Television

Govt needs to regulate distribution and licensing of news channels

  NEW DELHI: Television news content is getting redefined as costs spiral and revenue is under constant pressure, senior newscasters said here today.
The investment in news gathering is being sacrificed and content is much weaker today amid an uncontrollable distribution cost, launch of a plethora of channels, and glamorisation of the profession.


“As an industry, there has been a decline in content. Better TV journalism was done 10 years back. We can’t look at content in isolation from the commercial environment we operate in,” said IBN18 Editor-in-Chief Rajdeep Sardesai, while speaking at the third Indian News Television (NT) Summit.
The chase for eyeballs, in fact, has resulted in news getting commoditised. The fundamental challenge for content makers is to free from these “ratings pressures” and create differentiated content.  
     
  “The real crisis is the lack of distinction. In an age of clutter, how different can we be. That is the important question,” said NDTV managing editor Barkha Dutt.


A glaring example is the “sameness” of guests across news channels. “We have started working on formula,” admitted Aaj Tak news director QW Naqvi.


Elaborated Dutt: “The crisis is more with political journalism.”


The problem at hand, particularly in the case of Hindi news broadcasters, is when there is a collective effort to swing from a niche to a mass market as this means introducing higher doses of entertainment content.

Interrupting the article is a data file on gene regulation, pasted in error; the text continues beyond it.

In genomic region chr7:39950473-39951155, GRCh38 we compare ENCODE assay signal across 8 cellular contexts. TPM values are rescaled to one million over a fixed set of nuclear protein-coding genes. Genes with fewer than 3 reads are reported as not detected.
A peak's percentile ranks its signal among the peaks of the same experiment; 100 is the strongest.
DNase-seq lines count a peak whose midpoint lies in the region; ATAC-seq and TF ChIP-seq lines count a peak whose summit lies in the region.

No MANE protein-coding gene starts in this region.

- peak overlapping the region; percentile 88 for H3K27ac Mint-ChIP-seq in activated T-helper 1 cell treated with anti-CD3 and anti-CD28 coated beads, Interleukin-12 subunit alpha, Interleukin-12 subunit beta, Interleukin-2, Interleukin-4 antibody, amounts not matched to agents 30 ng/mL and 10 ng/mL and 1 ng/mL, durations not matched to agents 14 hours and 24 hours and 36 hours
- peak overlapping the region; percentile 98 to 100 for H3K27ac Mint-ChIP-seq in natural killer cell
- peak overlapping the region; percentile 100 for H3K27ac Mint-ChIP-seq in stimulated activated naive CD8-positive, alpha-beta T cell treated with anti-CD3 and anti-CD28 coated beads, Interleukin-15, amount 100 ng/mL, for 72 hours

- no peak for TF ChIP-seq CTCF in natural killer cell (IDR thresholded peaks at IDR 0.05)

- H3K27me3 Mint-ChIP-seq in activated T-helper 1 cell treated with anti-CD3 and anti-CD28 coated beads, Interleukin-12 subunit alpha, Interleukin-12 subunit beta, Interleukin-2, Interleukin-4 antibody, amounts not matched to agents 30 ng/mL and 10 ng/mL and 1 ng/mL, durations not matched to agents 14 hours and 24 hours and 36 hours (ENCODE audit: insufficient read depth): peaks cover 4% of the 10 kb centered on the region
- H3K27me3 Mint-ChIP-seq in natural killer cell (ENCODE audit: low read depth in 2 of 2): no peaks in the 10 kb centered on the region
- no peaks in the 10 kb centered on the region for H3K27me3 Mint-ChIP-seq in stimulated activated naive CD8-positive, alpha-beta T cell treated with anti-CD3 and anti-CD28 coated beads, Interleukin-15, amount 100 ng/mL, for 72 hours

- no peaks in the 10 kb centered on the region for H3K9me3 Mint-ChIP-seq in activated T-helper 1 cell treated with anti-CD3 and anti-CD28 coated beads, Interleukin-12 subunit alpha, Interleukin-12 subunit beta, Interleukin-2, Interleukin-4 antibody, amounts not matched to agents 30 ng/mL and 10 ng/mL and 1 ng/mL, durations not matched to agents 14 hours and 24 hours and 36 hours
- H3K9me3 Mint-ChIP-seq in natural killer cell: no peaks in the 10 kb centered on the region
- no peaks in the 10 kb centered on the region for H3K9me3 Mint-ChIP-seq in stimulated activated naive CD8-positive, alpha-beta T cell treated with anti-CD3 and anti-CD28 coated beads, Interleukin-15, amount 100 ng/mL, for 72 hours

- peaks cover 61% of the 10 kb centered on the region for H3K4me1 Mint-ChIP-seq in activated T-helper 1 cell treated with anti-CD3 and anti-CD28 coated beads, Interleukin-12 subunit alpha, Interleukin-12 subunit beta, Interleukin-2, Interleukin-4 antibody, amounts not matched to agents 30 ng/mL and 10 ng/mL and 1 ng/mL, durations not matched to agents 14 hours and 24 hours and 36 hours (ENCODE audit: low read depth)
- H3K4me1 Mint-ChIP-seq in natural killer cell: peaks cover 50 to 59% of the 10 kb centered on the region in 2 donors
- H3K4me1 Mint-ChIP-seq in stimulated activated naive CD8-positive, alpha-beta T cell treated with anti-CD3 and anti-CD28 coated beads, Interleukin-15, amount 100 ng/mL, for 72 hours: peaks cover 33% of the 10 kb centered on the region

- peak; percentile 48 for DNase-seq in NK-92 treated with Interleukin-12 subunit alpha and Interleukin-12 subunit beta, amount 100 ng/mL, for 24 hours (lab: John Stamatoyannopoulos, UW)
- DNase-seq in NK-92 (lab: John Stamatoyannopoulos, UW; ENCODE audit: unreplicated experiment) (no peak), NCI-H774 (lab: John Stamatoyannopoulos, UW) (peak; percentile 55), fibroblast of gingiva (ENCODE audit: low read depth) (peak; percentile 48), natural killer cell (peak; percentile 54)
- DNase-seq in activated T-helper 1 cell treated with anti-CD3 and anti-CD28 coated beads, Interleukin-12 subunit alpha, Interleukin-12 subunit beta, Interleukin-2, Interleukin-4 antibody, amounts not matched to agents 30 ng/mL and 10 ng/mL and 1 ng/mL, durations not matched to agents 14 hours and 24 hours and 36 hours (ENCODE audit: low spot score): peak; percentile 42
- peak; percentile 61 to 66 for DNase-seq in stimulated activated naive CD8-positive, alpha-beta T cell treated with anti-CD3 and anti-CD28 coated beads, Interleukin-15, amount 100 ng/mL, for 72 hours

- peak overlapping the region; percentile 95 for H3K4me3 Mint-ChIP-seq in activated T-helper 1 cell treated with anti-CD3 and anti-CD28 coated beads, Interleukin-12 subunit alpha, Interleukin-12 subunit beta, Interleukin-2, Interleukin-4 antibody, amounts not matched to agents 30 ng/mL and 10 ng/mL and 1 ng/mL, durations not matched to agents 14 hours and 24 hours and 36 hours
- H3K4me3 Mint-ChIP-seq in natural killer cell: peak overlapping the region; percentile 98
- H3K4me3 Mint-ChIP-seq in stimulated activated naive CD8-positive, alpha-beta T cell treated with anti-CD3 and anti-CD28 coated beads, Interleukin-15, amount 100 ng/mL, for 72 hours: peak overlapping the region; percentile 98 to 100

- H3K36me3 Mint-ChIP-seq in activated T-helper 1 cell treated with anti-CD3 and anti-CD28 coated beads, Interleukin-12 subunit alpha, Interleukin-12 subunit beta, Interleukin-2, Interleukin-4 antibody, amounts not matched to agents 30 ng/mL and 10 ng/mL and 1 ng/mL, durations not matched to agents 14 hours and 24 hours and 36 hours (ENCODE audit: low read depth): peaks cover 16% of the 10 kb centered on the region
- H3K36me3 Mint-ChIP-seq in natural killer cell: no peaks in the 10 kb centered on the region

“We have created an industry solely dependent on ad revenues while we have to pay heavily for distribution. Channels are forced to cut costs to stay afloat. Editors are moving into jingoism or trivialisation and news is getting commoditised. English news channels are beginning to learn from Hindi channels,” said Sardesai.


While noting that self-regulation of content was bound to happen, Sardesai said the government should also ensure regulation of distribution and licensing of new channels. “Less than 10 per cent of the cost is being spent on content. Around 50 per cent is going into distribution,” Sardesai said.
Naqvi said news selection is done often on the basis of what will ‘sell’ or accepted. He blamed the problem of TRPs but said this was something that news channels could not avoid.


Author and former TV journalist Nalin Mehta said Indian television was the third largest and fastest growing medium in the world, but was also the most unregulated. There was necessity to put an independent regulator in place. Despite complaints that news on Indian channels appeared similar, the viewership of news channels had gone down by 30 per cent in the past year.


Sahara Media India CEO and Editor-in-Chief Sanjeev Srivastava who moderated the discussion accused most news channel heads of being ‘escapists’ who did not want to try anything new. He also blamed lack of research for this.

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